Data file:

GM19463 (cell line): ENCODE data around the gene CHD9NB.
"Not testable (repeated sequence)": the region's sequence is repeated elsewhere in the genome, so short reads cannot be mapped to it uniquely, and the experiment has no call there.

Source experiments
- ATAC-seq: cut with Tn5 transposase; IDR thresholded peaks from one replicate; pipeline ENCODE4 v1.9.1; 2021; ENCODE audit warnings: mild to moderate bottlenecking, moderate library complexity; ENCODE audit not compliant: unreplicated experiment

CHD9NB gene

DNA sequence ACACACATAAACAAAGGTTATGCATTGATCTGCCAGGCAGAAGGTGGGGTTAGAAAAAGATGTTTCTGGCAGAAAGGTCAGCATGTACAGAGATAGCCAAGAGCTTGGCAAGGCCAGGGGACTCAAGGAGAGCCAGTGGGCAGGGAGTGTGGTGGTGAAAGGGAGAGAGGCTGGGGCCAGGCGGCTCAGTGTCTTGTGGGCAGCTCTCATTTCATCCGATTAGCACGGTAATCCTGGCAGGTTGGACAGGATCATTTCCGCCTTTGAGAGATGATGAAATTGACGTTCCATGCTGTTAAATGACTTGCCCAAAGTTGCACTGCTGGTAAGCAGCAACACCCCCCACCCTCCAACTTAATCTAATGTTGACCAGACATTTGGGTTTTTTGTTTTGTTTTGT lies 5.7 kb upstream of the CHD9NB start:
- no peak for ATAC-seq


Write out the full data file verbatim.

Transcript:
GM19463 (cell line): ENCODE data around the gene CHD9NB.
"Not testable (repeated sequence)": the region's sequence is repeated elsewhere in the genome, so short reads cannot be mapped to it uniquely, and the experiment has no call there.

Source experiments
- ATAC-seq: cut with Tn5 transposase; IDR thresholded peaks from one replicate; pipeline ENCODE4 v1.9.1; 2021; ENCODE audit warnings: mild to moderate bottlenecking, moderate library complexity; ENCODE audit not compliant: unreplicated experiment

CHD9NB gene

DNA sequence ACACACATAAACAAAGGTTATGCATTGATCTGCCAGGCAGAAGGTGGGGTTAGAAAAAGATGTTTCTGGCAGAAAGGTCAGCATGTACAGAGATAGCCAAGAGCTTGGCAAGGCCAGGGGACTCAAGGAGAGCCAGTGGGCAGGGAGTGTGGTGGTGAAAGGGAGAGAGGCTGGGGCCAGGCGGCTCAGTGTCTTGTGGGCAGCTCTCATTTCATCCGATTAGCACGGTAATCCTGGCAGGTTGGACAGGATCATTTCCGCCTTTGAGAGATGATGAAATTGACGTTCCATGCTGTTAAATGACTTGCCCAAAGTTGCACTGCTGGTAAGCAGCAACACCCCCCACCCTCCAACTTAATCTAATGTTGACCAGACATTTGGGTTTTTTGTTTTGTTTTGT lies 5.7 kb upstream of the CHD9NB start:
- no peak for ATAC-seq